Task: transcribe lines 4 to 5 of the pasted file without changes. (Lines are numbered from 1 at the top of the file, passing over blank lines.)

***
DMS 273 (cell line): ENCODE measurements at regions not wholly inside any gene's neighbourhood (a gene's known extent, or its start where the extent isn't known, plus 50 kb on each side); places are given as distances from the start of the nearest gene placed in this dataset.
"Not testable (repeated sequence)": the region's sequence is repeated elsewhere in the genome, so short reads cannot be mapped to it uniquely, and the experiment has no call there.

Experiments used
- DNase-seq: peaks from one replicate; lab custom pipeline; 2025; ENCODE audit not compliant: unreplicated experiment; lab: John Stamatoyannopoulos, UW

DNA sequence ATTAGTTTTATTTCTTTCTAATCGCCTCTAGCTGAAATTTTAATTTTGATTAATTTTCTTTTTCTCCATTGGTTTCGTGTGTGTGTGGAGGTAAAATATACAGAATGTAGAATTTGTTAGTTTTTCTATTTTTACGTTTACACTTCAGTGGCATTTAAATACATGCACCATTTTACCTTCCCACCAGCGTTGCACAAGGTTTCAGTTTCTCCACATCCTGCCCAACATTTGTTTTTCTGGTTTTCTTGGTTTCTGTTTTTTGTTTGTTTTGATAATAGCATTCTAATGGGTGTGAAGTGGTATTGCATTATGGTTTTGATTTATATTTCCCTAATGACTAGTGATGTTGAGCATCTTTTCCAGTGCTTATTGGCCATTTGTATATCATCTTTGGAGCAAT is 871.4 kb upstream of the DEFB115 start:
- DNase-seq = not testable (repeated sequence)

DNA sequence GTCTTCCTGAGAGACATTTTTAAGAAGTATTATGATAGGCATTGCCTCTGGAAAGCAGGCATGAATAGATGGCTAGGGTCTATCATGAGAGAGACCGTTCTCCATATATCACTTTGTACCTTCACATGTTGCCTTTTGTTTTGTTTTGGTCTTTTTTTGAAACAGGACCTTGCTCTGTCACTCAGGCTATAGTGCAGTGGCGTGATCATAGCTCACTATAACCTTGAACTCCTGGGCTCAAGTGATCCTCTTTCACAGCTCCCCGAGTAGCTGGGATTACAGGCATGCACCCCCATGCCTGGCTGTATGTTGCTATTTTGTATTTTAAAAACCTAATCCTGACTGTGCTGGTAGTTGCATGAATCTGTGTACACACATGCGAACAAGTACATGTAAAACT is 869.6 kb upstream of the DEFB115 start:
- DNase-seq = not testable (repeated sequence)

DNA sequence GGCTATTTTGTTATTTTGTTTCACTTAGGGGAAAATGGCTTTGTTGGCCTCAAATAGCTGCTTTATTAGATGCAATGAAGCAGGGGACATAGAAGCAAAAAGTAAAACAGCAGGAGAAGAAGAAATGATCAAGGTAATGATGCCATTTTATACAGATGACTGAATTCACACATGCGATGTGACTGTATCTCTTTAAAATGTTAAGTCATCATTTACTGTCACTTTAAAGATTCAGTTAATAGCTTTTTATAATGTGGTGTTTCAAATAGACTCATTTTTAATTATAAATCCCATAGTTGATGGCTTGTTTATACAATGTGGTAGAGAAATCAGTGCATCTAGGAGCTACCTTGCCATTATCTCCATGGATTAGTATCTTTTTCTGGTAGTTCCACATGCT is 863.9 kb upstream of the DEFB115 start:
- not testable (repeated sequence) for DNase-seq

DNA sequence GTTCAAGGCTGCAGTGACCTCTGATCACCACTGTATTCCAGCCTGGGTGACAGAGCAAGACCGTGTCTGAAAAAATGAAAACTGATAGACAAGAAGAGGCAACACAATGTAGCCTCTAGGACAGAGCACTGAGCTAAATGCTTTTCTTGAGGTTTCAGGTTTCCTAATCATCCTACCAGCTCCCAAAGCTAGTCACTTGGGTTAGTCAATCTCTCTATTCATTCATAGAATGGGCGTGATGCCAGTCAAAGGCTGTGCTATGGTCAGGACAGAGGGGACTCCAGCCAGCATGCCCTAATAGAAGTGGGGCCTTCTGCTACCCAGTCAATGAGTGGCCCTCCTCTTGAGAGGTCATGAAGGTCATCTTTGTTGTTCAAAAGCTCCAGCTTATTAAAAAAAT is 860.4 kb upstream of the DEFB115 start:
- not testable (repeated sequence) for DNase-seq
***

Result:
- DNase-seq: peaks from one replicate; lab custom pipeline; 2025; ENCODE audit not compliant: unreplicated experiment; lab: John Stamatoyannopoulos, UW

DNA sequence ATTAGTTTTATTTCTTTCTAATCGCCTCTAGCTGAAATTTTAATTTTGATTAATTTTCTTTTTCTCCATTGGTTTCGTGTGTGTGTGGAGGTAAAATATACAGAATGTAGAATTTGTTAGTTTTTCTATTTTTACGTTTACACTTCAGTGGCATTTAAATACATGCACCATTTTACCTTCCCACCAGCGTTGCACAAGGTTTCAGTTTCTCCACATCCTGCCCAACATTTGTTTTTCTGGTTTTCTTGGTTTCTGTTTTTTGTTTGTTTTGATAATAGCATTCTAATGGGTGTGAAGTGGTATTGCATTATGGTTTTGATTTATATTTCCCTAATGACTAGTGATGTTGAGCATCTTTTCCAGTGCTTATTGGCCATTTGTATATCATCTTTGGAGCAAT is 871.4 kb upstream of the DEFB115 start: